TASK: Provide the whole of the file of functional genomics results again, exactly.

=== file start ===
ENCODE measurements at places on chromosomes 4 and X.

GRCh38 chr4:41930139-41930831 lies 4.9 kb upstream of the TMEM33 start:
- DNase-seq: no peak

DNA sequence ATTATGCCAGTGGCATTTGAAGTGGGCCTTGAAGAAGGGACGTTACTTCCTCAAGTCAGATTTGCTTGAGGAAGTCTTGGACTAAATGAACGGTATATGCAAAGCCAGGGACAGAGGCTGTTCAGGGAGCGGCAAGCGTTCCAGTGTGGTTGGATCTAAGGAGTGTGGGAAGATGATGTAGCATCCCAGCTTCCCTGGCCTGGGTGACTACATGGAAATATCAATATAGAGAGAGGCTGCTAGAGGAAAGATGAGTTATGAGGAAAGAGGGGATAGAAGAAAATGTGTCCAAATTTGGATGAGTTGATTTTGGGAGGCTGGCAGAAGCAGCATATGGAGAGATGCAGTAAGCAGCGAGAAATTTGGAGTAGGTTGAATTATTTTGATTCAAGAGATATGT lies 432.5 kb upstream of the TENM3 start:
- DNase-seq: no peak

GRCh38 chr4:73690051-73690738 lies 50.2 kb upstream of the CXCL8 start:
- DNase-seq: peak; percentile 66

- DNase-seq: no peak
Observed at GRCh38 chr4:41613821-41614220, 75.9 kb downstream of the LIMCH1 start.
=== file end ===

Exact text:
ENCODE measurements at places on chromosomes 4 and X.

GRCh38 chr4:41930139-41930831 lies 4.9 kb upstream of the TMEM33 start:
- DNase-seq: no peak

DNA sequence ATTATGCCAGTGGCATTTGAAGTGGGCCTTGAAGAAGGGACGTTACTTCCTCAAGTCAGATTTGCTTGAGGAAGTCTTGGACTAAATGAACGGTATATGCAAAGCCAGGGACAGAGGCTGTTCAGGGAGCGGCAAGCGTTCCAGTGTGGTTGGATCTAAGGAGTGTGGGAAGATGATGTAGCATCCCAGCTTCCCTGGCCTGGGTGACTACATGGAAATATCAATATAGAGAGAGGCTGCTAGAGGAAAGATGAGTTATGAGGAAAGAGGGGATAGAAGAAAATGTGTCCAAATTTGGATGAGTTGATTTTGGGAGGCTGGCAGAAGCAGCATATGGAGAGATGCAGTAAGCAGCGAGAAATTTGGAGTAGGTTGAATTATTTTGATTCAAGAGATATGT lies 432.5 kb upstream of the TENM3 start:
- DNase-seq: no peak

GRCh38 chr4:73690051-73690738 lies 50.2 kb upstream of the CXCL8 start:
- DNase-seq: peak; percentile 66

- DNase-seq: no peak
Observed at GRCh38 chr4:41613821-41614220, 75.9 kb downstream of the LIMCH1 start.